Thresholds For Segregating A Narrow Band From A Broadband Noise Based On Interaural Phase And Level Differences

Research output: Contribution to journalArticle

14 Citations (Scopus)

Abstract

Either an interaural phase shift or level difference was introduced to a narrow section of broadband noise in order to measure the acuity of the binaural system to segregate a narrowband from a broadband stimulus. Listeners were asked to indicate whether this dichotic noise or a totally diotic noise was presented in a single-interval procedure. Thresholds for interaural phase and level differences were estimated from four point psychometric functions. These thresholds were determined for three bandwidths of interaurally altered noise (2, 10, and 100 Hz) centered at four center frequencies (200, 500, 1000, and 1600 Hz). Thresholds were lowest when the interaurally altered band of noise was centered at 500 Hz, and thresholds increased as the bandwidth of the interaurally altered noise decreased. Performance did not exceed 75% correct when either an interaural phase shift (180°) or interaural level difference (50 dB) was introduced to a 100 Hz band of noise centered at frequencies higher than 1600 Hz. In a second set of conditions, performance was measured when both an interaural phase shift and level difference were presented in a 10-Hz-wide band of noise centered at 500 Hz. A version of the Durlach E-C model was able to account for a great deal of the data. The results are discussed in terms of the Huggins dichotic pitch.

Original languageEnglish (US)
Pages (from-to)838-844
Number of pages7
JournalJournal of the Acoustical Society of America
Volume89
Issue number2
DOIs
StatePublished - Jan 1 1991
Externally publishedYes

Fingerprint

narrowband
broadband
thresholds
phase shift
psychometrics
acuity
bandwidth
stimuli
intervals

ASJC Scopus subject areas

  • Arts and Humanities (miscellaneous)
  • Acoustics and Ultrasonics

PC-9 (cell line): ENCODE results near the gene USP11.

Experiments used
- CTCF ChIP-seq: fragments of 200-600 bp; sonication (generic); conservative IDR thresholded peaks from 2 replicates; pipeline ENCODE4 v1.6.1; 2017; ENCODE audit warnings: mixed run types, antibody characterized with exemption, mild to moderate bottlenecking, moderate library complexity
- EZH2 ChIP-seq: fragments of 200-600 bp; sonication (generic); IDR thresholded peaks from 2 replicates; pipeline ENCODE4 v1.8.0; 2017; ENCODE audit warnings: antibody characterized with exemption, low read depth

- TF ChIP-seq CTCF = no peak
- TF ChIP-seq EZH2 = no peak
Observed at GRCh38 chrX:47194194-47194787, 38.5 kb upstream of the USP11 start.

Cite this

@article{3751a9824c6545549197170a235775f1,
title = "Thresholds For Segregating A Narrow Band From A Broadband Noise Based On Interaural Phase And Level Differences",
abstract = "Either an interaural phase shift or level difference was introduced to a narrow section of broadband noise in order to measure the acuity of the binaural system to segregate a narrowband from a broadband stimulus. Listeners were asked to indicate whether this dichotic noise or a totally diotic noise was presented in a single-interval procedure. Thresholds for interaural phase and level differences were estimated from four point psychometric functions. These thresholds were determined for three bandwidths of interaurally altered noise (2, 10, and 100 Hz) centered at four center frequencies (200, 500, 1000, and 1600 Hz). Thresholds were lowest when the interaurally altered band of noise was centered at 500 Hz, and thresholds increased as the bandwidth of the interaurally altered noise decreased. Performance did not exceed 75{\%} correct when either an interaural phase shift (180°) or interaural level difference (50 dB) was introduced to a 100 Hz band of noise centered at frequencies higher than 1600 Hz. In a second set of conditions, performance was measured when both an interaural phase shift and level difference were presented in a 10-Hz-wide band of noise centered at 500 Hz. A version of the Durlach E-C model was able to account for a great deal of the data. The results are discussed in terms of the Huggins dichotic pitch.",
author = "William Yost",
year = "1991",